ATLANTA — Dustin Johnson watched his opening drive sail long and fall gently to the right, just like he imagined. So did the next drive. It was like that all afternoon at East Lake Golf Club, and the outcome was predictable.
Johnson is playing the best and looks tougher than ever to beat.
When he finished with a 10-foot birdie, Johnson matched the low round Sunday with a 6-under-par 64 to build a five-shot lead over Xander Schauffele (67) and Justin Thomas (66) in the Tour Championship, leaving him one round away from the FedEx Cup and its $15 million prize to cap the PGA Tour's 2019-20 season.
"I've got a lot of confidence in everything I'm doing right now," said Johnson, the tournament's No. 1 seed who is also the world's top-ranked golfer and has finished no worse than second in his past three starts.
A quick fix on the practice range the previous evening was all he needed to get straightened out after a Saturday spent largely in the rough. Johnson missed only three fairways during the third round, and not by much. He putted for birdie on all but three holes and made seven of them.
"He's showcased what he can do," Schauffele said. "If he does what he normally does, it's going to be almost impossible to catch him."
Normal these days for Johnson must be daunting for everyone else.
He was at 19 under overall, making this his fourth consecutive start with at least a share of the 54-hole lead. He converted one of those into an 11-shot victory in The Northern Trust at TPC Boston. He lost to a closing 65 by Collin Morikawa in the PGA Championship last month at TPC Harding Park in San Francisco, and he was stunningly felled at the BMW Championship on a 65-foot putt by Jon Rahm in a playoff at Olympia Fields Country Club near Chicago last weekend.
"We're going to need Dustin to throw us a bone and not have a good day," said the second-seeded Rahm, who shot a 66 and who was six shots back and alone in fourth, a stroke ahead of Morikawa (67).
Still, Johnson knows better than anyone that it's not over. He had a six-shot lead in Shanghai three years ago and failed to win that World Golf Championship, though he had a new set of irons and was coming off a five-week break. He also had a five-shot lead two weeks ago and obliterated the course and the field.
Former Baylor School standout Harris English was the runner-up that day, closing with a fourth round in the 60s to finish one shot ahead of Daniel Berger and remarking afterward: "I kind of had my own tournament that I was playing."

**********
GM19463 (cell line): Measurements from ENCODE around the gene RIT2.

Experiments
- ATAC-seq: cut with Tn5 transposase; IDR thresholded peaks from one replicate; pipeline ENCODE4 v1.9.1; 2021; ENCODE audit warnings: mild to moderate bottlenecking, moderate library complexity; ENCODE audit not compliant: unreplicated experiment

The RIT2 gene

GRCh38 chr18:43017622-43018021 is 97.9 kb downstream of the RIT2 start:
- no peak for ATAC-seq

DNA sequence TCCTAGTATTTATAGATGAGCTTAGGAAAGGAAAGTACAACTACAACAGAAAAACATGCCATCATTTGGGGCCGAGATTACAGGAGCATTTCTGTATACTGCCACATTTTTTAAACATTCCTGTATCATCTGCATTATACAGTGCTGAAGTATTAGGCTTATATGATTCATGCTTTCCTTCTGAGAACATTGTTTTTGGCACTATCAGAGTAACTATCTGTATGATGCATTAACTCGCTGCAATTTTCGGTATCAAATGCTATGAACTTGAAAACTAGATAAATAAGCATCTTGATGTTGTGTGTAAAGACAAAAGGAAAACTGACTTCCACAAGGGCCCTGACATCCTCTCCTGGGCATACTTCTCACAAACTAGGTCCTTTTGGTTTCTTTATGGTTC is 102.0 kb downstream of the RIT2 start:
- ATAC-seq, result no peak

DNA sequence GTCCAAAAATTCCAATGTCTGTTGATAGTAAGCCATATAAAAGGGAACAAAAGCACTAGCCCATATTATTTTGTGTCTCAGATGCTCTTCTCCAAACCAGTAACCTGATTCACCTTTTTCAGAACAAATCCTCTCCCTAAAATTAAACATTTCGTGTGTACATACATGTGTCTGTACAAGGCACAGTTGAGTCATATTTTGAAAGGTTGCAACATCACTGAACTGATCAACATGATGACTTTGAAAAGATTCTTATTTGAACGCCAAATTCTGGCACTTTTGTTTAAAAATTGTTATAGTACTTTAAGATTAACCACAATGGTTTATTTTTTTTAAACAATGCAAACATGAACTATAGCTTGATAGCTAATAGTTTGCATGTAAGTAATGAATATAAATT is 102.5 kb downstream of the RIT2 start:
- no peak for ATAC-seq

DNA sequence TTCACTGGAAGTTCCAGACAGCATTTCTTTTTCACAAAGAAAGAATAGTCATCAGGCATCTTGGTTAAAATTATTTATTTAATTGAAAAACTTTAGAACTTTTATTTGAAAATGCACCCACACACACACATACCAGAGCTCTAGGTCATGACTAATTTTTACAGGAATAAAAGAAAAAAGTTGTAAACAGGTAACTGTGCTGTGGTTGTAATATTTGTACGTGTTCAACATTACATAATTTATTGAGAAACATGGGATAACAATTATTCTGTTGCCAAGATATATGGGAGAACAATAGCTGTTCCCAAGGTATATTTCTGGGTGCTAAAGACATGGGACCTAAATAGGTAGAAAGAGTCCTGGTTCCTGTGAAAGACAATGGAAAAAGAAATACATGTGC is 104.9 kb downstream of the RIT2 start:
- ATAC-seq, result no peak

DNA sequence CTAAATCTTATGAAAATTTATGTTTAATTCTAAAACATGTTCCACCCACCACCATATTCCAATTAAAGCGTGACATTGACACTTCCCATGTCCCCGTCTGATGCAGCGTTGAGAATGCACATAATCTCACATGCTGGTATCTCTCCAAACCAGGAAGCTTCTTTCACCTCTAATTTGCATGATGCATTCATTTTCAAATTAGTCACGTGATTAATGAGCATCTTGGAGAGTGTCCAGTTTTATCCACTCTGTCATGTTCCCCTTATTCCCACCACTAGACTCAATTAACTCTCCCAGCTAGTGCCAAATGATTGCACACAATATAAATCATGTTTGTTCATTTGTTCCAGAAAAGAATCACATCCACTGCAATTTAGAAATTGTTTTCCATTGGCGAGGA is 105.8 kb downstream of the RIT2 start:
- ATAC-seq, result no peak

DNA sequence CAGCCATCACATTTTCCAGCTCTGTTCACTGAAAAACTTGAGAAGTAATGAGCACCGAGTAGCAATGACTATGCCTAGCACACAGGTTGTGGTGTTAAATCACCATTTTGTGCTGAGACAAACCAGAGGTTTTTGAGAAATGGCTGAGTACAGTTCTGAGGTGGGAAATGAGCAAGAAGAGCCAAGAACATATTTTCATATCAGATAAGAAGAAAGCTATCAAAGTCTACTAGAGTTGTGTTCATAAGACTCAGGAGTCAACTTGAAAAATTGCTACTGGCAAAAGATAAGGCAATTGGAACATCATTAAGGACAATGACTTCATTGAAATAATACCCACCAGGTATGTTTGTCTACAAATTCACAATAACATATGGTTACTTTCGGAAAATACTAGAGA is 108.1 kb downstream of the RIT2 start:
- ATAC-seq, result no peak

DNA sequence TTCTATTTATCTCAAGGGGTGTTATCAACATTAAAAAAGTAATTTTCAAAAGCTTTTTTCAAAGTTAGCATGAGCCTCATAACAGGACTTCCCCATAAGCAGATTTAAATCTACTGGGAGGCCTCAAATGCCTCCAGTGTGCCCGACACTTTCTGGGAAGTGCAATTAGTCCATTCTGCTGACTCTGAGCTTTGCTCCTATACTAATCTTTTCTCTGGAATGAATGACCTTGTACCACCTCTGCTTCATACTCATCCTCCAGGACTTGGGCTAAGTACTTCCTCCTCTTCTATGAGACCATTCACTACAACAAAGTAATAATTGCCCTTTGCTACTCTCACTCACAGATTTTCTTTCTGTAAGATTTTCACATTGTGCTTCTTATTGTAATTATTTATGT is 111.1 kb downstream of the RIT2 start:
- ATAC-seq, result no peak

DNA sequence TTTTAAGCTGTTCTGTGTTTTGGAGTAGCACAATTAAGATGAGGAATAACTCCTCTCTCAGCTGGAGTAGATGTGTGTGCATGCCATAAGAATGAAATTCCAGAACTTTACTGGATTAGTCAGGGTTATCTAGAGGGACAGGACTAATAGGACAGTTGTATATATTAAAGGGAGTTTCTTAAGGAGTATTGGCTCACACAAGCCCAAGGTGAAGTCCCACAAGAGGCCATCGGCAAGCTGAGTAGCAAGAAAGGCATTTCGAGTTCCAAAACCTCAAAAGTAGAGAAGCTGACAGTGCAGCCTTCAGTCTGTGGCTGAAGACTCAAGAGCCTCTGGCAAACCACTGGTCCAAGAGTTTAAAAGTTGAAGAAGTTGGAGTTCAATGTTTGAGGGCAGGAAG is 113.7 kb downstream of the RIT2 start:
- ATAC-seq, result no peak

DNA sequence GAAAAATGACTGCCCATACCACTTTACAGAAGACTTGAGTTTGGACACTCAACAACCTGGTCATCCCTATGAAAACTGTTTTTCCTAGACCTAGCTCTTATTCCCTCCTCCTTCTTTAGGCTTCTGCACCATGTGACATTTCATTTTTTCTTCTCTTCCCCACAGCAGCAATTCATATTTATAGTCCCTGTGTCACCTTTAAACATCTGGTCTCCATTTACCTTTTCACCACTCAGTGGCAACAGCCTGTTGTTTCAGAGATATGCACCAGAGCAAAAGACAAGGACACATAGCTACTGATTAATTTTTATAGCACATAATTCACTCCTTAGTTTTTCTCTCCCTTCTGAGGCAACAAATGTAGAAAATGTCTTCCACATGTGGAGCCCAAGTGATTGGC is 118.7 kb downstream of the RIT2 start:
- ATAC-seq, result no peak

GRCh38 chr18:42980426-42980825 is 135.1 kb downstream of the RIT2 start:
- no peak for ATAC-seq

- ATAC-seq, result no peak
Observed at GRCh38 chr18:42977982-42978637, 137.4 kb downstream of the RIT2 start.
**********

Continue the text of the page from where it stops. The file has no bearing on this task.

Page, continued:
The potential for Labor Day to feel like work for everybody but Johnson is certainly there.
"If he hits the ball like everybody knows he can and the way he's putting I haven't seen him putt that well in a long time. It's hard to stop," said English, who shot a 69 on Sunday and was at 6 under, tied for 18th in the 30-man field.
Only four players have a reasonable chance of catching Johnson.
Schauffele, a big-game player who won the Tour Championship three years ago, dropped only one shot on the front nine and finished with a 10-foot birdie putt to land in the final group with the leader. Thomas missed a 16-inch par putt on the 10th hole that he carelessly went to tap in, bounced back with a 25-foot birdie putt on the toughest par 3 at East Lake and made two more birdies coming in.
They were at 14 under, with everyone's overall scores in relation to par affected by their seeding going into the tournament.
"D.J. is clearly playing well. It wasn't easy today," Thomas said. "It's still East Lake. But anything can happen around this course. You can shoot 63 or 64, and you can shoot 73 or 74 very easily. I just need to hope that tomorrow is my 63 or 64."
Rahm has had a wild run in Atlanta. He opened with a 65, followed with a 74 and bounced back with a bogey-free round that only felt better when he finished with two birdies.
"The one good thing I have going for me is we're here to win, so tomorrow is a green light for everything," Rahm said.
Morikawa rallied with five birdies on the back nine to salvage a rough start and was two shots ahead of Berger, who joined Johnson with the other 64 but made up no ground on him and was nine behind, tied for sixth with Sungjae Im (72), who played in the final group with Johnson and must have wondered what hit him.
The FedEx Cup has been on Johnson's mind ever since he squandered a great chance to win it in 2016.
He went into the final round that year tied for the lead, then couldn't find a fairway, closing with a 73. He still had a chance to win the FedEx Cup when it was based on points. Only one player could have beaten him that day, and it was Rory McIlroy, who holed a shot from the fairway on the 16th for eagle and then won in a three-way playoff.
Johnson's victory at TPC Boston was his 22nd on the PGA Tour. He won the 2016 U.S. Open on the way to player of the year honors, and he has finished second at least once at the other three majors.
But he moves on from wins and he does the same with losses, no matter how high or how crushing. Even so, he thinks about that day four years ago in Atlanta, mainly because the FedEx Cup is filled with big names and his isn't among them yet.
"To be the FedEx Cup champion is something that I want to do. It's something that I want on my résumé when I quit playing golf," the 36-year-old said. "Yeah, it means a lot to me. So yes, I do want to win this tournament. I had a chance to win it a few years ago. I couldn't control winning by my golf. Tomorrow, I do."
McIlroy won't be in the mix this year. He was walking off the 17th tee and looked back at Johnson heading to the 14th, a 512-yard par 4 and the toughest at East Lake. Johnson already was 10 shots ahead of him, and then smashed a drive down the fairway and made a 15-foot birdie putt.
McIlroy birdied the 17th to salvage a 70. He was 11 shots back.